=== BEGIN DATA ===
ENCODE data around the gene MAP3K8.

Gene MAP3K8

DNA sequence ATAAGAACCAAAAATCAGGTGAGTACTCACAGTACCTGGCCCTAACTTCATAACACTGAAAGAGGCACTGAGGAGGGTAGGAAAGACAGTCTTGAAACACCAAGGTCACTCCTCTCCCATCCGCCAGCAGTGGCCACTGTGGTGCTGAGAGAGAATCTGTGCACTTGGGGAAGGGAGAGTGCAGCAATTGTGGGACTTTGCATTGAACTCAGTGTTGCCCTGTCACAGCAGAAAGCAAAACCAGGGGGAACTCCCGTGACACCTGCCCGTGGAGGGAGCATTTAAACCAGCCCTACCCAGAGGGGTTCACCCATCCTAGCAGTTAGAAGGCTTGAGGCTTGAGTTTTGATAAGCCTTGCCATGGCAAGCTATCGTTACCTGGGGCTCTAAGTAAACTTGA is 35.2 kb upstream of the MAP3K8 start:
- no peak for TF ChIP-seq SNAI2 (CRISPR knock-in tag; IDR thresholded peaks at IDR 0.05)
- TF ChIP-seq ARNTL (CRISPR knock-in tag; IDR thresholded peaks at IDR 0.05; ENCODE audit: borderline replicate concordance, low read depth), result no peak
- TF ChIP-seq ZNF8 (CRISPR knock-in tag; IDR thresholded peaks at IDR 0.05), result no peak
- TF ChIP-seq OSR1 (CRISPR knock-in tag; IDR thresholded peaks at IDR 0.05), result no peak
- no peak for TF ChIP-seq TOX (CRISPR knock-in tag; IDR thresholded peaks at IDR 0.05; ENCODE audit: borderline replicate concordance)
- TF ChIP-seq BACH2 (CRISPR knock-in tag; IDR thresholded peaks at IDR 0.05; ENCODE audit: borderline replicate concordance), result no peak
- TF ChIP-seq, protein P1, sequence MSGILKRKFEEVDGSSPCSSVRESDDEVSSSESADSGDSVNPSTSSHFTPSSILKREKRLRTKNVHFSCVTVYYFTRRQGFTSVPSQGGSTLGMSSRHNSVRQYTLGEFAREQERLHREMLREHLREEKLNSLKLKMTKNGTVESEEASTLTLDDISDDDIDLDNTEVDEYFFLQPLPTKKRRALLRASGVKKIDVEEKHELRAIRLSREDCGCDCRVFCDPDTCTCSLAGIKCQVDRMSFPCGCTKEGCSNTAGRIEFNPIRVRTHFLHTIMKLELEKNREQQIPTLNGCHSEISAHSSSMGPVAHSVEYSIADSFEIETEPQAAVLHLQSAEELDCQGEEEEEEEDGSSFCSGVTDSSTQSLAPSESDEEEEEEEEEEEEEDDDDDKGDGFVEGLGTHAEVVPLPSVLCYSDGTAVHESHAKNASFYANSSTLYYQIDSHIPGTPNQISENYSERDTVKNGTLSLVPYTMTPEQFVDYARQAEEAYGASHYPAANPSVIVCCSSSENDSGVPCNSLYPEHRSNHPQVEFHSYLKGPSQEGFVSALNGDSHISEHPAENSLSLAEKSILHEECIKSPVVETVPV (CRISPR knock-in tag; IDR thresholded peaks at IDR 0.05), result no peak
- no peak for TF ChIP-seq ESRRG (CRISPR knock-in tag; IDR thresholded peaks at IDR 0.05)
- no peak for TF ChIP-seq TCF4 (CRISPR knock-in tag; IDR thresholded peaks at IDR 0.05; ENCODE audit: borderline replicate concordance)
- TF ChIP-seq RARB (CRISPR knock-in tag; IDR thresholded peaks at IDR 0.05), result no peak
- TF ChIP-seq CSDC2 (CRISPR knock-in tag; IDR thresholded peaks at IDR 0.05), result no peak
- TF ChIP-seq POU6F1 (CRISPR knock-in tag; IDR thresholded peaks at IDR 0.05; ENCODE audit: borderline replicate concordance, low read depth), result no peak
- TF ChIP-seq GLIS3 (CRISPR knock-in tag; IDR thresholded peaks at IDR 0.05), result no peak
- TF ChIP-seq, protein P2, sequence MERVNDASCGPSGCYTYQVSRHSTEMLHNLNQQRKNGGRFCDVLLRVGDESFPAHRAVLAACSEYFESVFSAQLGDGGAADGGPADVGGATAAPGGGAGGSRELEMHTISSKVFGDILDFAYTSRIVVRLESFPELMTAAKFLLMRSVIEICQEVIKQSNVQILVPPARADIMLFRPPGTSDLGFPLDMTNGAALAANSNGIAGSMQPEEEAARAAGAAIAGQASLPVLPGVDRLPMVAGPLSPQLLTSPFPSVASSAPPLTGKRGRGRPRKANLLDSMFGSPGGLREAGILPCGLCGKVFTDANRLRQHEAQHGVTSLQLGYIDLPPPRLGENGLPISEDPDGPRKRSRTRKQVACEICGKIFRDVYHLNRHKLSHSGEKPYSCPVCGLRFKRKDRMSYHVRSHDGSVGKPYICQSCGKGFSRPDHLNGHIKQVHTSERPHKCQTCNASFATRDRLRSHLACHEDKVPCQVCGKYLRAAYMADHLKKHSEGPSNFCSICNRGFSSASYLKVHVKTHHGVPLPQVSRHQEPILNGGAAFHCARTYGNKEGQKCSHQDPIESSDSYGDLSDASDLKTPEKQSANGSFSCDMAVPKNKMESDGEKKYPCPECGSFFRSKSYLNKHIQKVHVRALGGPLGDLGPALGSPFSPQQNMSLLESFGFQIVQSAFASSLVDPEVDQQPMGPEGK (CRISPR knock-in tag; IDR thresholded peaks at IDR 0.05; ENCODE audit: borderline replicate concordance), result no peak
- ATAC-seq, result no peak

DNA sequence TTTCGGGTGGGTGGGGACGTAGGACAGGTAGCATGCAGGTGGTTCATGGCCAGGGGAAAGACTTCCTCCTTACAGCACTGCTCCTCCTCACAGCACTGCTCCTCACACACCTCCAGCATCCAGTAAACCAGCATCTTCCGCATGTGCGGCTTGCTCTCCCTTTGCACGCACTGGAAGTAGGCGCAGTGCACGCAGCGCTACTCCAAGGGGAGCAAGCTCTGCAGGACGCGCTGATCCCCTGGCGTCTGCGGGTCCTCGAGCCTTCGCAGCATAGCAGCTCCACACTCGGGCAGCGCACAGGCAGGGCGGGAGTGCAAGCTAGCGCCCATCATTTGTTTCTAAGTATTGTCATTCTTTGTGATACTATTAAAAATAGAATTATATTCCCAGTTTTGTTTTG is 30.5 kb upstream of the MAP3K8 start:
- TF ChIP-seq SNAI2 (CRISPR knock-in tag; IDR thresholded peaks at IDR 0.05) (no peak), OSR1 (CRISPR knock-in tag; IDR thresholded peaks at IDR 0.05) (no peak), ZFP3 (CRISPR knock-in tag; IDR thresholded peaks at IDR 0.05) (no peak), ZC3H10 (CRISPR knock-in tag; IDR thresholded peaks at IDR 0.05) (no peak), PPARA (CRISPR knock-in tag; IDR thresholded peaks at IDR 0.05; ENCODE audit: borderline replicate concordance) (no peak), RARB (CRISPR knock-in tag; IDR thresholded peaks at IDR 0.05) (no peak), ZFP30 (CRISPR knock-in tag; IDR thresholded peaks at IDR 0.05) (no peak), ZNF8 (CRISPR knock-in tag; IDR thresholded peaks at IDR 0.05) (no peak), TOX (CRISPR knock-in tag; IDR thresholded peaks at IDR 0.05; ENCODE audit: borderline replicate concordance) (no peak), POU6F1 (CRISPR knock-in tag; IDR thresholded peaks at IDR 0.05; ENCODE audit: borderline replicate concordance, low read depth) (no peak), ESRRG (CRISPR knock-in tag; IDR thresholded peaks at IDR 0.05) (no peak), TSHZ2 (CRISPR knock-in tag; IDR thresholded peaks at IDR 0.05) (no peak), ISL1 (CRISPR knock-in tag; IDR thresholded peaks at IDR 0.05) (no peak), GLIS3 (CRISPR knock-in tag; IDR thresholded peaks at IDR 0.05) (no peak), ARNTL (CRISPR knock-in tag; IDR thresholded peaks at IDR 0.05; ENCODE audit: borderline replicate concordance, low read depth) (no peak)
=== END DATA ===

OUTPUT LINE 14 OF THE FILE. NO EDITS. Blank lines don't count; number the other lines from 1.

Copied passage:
- TF ChIP-seq CSDC2 (CRISPR knock-in tag; IDR thresholded peaks at IDR 0.05), result no peak